Lavandula — Lavender
The many stellar qualities of easy-to-grow lavender bring joy to many Sonoma County gardeners. It is impressively deer resistant and requires little water. Snails shun it. Bees and butterflies love it. Flower wands give a lovely sweet fresh scent to any room. Dried flower heads yield a delightful seed product that has been used for centuries to freshen fabrics and repel insects. It can even be used as a flavoring in delicate foods and beverages.
There are three main types of lavenders with over 40 named varieties. By planting several different types, lavender blooms decorate gardens for months.
The first to blossom in spring are the Spanish lavenders, Lavandula stoechas and its various named cultivars; ‘Otto Quast’ is popular and commonly planted. These are the showiest if not the most floriferous with small, pineapple-shaped tufts topped with upright, decorative bracts of purple, periwinkle, or even creamy white. When spent blossoms are regularly deadheaded, Spanish lavenders usually have a second or even third bloom period later in the summer. They are the most drought-tolerant of all lavenders.
English lavender, Lavandula angustifolia, is native not to England but to mountainous areas of southern Europe. It is the hardiest, although fairly short-lived, and must be replaced after 3-5 years. Blossoms appear on slender flower spikes in early summer and are much daintier and sweeter smelling than any of the Spanish lavenders. Named cultivars offer flowers in shades of blue and purple, white, or pink on mounds from 1½ -2 ft. tall and wide. Shearing off faded blossoms and stems helps maintain a compact shape and encourages some cultivars to repeat bloom. ‘Hidcote’ is a popular variety with intense blue-purple flowers; ‘Munstead’ is lavender-blue; ‘Jean Davis’ is pinkish white.
The lavandins or English lavender hybrids, Lavandula x intermedia, bloom last from mid-to late summer. These become quite shrub-like after several years in the ground, 2-4 ft. high and wide, depending on the cultivar. The most well known in this group are ‘Provence’ and ‘Grosso’, both valued for their intense fragrance and suitability for gathering, drying, and tying flower wands into bunches. Oil from ‘Grosso’ is used by the cosmetic industry; oil from ‘Provence’ is used in many lavender products. Both plants grow very quickly from a 1-gallon plant, but a 4-in. pot will reach the same size in about one year. These hybrids must be pruned regularly to prevent lower stems from becoming unattractively woody.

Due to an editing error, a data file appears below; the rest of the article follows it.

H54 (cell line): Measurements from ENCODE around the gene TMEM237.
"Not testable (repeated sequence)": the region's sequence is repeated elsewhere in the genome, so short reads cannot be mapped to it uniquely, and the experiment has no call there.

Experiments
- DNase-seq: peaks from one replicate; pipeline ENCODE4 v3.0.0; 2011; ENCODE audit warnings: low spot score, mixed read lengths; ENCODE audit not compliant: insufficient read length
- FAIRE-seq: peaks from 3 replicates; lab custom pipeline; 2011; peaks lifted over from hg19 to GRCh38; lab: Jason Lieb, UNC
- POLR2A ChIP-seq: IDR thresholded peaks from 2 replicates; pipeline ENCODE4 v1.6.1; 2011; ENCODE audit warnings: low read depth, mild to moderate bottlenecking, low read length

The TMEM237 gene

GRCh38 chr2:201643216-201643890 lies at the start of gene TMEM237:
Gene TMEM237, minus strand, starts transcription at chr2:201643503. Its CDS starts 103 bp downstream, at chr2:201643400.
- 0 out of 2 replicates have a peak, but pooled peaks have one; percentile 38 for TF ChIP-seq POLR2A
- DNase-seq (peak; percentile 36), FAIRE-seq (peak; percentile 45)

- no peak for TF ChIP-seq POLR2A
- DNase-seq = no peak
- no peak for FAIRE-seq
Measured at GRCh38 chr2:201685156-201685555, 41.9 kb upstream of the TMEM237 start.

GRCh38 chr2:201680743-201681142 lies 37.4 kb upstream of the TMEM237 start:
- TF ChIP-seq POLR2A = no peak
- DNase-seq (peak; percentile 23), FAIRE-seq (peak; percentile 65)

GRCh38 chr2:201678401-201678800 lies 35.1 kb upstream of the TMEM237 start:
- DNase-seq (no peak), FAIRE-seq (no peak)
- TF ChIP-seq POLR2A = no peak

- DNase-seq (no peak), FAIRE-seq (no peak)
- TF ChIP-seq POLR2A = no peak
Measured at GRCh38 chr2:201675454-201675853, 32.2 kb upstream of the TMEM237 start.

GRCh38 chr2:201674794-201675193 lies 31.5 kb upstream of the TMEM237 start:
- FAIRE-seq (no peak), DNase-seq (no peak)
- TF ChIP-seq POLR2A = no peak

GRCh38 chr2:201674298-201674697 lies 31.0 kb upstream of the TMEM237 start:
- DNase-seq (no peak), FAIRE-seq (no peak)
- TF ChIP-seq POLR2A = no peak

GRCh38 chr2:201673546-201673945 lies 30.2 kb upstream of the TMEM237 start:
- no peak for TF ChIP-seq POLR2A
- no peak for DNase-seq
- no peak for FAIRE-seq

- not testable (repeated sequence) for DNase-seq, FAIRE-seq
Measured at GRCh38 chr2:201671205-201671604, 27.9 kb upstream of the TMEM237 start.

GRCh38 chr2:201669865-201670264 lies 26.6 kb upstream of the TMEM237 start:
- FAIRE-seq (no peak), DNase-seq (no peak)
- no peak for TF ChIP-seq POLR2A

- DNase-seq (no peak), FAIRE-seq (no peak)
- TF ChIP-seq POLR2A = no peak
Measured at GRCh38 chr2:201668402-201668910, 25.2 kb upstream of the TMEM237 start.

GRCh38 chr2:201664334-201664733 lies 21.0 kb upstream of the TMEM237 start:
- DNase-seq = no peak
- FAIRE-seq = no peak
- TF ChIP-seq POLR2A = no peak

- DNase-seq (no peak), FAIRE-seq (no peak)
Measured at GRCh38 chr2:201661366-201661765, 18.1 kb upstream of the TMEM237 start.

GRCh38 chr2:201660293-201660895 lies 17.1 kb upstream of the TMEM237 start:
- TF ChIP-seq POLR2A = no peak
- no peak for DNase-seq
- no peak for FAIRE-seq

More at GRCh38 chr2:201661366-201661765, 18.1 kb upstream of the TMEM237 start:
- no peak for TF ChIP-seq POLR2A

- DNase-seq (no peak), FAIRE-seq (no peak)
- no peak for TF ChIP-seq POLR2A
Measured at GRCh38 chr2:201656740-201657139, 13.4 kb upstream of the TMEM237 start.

The most important requirements in planting lavender is to select a site with at least 6 hours of direct sunlight a day and to provide good drainage. It does not like soggy areas. Use compost and gritty material such as lava rock or perlite mixed well with the soil to improve aeration and allow roots to absorb nutrients without drowning.
Where soil is heavy or compacted, it is wise to create a small berm or mounds for each individual plant to avoid rain from puddling. When sited correctly and pruned judiciously, lavenders should live for five to seven years. Although lavender is fairly drought tolerant, adequate moisture is required throughout the growing season. Most critical are the weeks after planting to ensure that soil around the rootball does not dry out.
In late fall, lavenders may be pruned more severely but never into bare wood. Look for small green buds on lower stems and make cuts just above them. By pruning plants annually or more often in this way, they retain dense, leafy branching. Some can even be pruned close to the ground as long as buds are present.